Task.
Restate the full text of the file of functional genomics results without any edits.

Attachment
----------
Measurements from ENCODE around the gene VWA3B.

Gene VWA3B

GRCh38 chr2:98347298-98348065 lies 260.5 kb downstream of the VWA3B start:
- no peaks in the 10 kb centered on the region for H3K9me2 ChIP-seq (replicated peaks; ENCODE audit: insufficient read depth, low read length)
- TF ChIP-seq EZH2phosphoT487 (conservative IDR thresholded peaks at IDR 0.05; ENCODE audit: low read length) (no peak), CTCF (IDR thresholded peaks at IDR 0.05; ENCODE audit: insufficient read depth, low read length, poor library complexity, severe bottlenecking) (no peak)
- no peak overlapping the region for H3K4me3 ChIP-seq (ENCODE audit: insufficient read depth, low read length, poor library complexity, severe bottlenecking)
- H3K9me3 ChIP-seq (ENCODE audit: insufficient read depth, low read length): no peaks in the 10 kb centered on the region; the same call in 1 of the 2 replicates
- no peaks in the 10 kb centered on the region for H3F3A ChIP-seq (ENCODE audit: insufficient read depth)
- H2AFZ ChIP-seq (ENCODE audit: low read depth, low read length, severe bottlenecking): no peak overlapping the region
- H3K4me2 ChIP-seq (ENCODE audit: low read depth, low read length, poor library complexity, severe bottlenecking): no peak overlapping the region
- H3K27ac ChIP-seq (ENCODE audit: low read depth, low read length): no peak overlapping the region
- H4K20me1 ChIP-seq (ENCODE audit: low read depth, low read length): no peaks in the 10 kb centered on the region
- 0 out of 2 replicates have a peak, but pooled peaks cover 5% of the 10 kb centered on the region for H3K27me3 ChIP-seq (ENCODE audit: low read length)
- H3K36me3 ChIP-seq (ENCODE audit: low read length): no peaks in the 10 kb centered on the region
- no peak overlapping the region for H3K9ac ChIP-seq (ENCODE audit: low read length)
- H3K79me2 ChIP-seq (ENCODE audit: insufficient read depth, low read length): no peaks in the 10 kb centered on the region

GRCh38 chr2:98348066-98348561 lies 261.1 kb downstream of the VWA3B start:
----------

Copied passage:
Measurements from ENCODE around the gene VWA3B.

Gene VWA3B

GRCh38 chr2:98347298-98348065 lies 260.5 kb downstream of the VWA3B start:
- no peaks in the 10 kb centered on the region for H3K9me2 ChIP-seq (replicated peaks; ENCODE audit: insufficient read depth, low read length)
- TF ChIP-seq EZH2phosphoT487 (conservative IDR thresholded peaks at IDR 0.05; ENCODE audit: low read length) (no peak), CTCF (IDR thresholded peaks at IDR 0.05; ENCODE audit: insufficient read depth, low read length, poor library complexity, severe bottlenecking) (no peak)
- no peak overlapping the region for H3K4me3 ChIP-seq (ENCODE audit: insufficient read depth, low read length, poor library complexity, severe bottlenecking)
- H3K9me3 ChIP-seq (ENCODE audit: insufficient read depth, low read length): no peaks in the 10 kb centered on the region; the same call in 1 of the 2 replicates
- no peaks in the 10 kb centered on the region for H3F3A ChIP-seq (ENCODE audit: insufficient read depth)
- H2AFZ ChIP-seq (ENCODE audit: low read depth, low read length, severe bottlenecking): no peak overlapping the region
- H3K4me2 ChIP-seq (ENCODE audit: low read depth, low read length, poor library complexity, severe bottlenecking): no peak overlapping the region
- H3K27ac ChIP-seq (ENCODE audit: low read depth, low read length): no peak overlapping the region
- H4K20me1 ChIP-seq (ENCODE audit: low read depth, low read length): no peaks in the 10 kb centered on the region
- 0 out of 2 replicates have a peak, but pooled peaks cover 5% of the 10 kb centered on the region for H3K27me3 ChIP-seq (ENCODE audit: low read length)
- H3K36me3 ChIP-seq (ENCODE audit: low read length): no peaks in the 10 kb centered on the region
- no peak overlapping the region for H3K9ac ChIP-seq (ENCODE audit: low read length)
- H3K79me2 ChIP-seq (ENCODE audit: insufficient read depth, low read length): no peaks in the 10 kb centered on the region

GRCh38 chr2:98348066-98348561 lies 261.1 kb downstream of the VWA3B start: